Seth Godin remembers the very moment he realised he’d underestimated the power of the internet.
It was 1996. Yoyodyne – the direct marketing site he’d founded a year prior – was 18 months old, and had garnered the attention of major companies including AOL, Microsoft, Sony, America Express, and Volvo. Even still, Godin though the internet had no viable future.
“This was the most expensive mistake I ever made,” he admits in What Does It Sound Like When You Change Your Mind?, the blog post from which his new, titanic book takes its name.
800 pages long, and replete with over five years’ worth of blog posts, articles, and general musings, it is truly an epic creation sure to be loved by both committed fans and newcomers to the insight of one of the world’s most intelligent and clear thought leaders.
The text is accompanied by vivid and varied photos, predominantly by prolific photo blogger Thomas Hawk, a man reverently referred to as ‘The Photo Factory’. The images are fantastic, and are bound to encourage casual readers to skim through, but in the context of the book they are entirely supplementary.
There are thousands of concepts shared within the pages of What Does It Sound Like When You Change Your Mind?, and yet an underlying theme runs throughout. This is a book about rebellion and revolution, innovation and understanding of yourself, your life, and your work.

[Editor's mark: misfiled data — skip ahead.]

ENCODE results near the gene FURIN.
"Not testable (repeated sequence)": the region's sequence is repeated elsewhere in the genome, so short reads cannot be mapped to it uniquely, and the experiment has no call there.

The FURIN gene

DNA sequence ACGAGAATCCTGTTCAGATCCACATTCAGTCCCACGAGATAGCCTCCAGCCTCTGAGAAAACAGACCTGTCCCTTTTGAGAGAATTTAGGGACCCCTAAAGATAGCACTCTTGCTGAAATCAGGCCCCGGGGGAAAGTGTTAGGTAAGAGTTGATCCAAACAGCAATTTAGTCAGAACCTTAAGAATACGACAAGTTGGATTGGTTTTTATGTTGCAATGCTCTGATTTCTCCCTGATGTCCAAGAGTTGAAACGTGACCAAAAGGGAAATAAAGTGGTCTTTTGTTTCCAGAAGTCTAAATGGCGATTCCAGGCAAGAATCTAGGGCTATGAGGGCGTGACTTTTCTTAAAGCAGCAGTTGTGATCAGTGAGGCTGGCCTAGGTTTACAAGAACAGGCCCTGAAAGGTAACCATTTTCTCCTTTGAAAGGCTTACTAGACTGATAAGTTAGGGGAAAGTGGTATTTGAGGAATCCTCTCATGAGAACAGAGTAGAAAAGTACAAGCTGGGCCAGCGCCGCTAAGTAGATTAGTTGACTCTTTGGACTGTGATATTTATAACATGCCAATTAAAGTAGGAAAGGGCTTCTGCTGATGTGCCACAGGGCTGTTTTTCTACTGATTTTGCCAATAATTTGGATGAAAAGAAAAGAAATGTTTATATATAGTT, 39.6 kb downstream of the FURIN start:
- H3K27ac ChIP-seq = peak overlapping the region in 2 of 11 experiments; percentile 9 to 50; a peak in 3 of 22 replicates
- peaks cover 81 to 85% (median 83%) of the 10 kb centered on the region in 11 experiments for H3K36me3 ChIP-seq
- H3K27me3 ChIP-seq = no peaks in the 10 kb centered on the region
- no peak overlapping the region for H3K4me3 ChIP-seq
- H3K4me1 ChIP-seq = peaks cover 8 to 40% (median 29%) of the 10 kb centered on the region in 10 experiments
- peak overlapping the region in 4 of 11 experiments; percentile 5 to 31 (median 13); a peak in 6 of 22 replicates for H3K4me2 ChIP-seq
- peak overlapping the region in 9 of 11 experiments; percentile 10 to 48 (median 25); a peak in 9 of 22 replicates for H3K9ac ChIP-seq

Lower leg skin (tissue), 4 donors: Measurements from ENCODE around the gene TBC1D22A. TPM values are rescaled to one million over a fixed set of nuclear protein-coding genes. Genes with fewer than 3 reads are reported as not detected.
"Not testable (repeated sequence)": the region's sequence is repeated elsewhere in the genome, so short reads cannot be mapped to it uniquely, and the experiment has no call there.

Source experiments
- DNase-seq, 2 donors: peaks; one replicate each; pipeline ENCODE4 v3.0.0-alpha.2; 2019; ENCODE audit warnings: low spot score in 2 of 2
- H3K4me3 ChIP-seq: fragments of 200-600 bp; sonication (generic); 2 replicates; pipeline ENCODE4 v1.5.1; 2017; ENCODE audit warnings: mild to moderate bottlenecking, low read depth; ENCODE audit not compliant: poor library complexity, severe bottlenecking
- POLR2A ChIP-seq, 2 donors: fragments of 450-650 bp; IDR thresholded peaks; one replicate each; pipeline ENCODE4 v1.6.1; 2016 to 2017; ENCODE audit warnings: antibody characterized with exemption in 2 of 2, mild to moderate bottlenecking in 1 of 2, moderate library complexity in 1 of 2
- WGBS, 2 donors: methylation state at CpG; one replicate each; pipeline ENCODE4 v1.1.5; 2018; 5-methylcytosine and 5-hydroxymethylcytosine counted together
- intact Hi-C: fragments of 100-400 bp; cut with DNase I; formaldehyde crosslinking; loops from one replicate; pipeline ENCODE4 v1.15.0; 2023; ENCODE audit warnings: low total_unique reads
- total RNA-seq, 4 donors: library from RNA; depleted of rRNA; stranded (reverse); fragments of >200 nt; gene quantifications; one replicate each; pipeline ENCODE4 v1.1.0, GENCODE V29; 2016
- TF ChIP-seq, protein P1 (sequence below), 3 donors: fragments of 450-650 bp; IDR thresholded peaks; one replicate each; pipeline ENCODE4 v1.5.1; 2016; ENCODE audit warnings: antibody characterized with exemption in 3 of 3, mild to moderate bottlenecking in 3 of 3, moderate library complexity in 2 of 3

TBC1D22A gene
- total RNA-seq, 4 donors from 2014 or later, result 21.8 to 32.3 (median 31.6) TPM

Paralleling the permission marketing system Godin pioneered throughout the 90s, the book promotes honesty, and flexibility. “All we have to do is be the person we say we are,” says Godin. It will make some people uncomfortable, but it’s how we learn to tell our story better than anyone else possibly can.
Godin admits that everything he writes is for him, not an audience. On his blog, he doesn’t allow comments, in order to keep the focus on the writing, and has never feared experimentation as a marketer, writer, or entrepreneur. In this context, his ability to transcribe complex ideas into simple content that has the ability to speak to such a diverse range of people is a testament to Godin’s brilliance. Nothing in the book feels like it’s specifically targeted to Godin’s primary audience – marketers, entrepreneurs, CEOs etc. – and yet it’s all relevant. That’s what makes him one of the best.
The brevity of the content aside, this is not a book that you will finish in only a few sittings. Attempts to do so come at the cost of the reflective time necessary to consider the vast troves of information found within. In my first session, I read 50 pages before I had to stop and get my thoughts in order. From that point on, I read no more than 20-30 at a time, taking notes all the while.
What Does It Sound Like When You Change Your Mind? is highly recommended for anyone in either business or the arts. While most of the content is freely available on Godin’s blog, there’s nothing like being able to put this towering publication on your desk and taking your time going through chronologically. There’s something visceral about it, something truly impactful, that makes it well worth the asking price.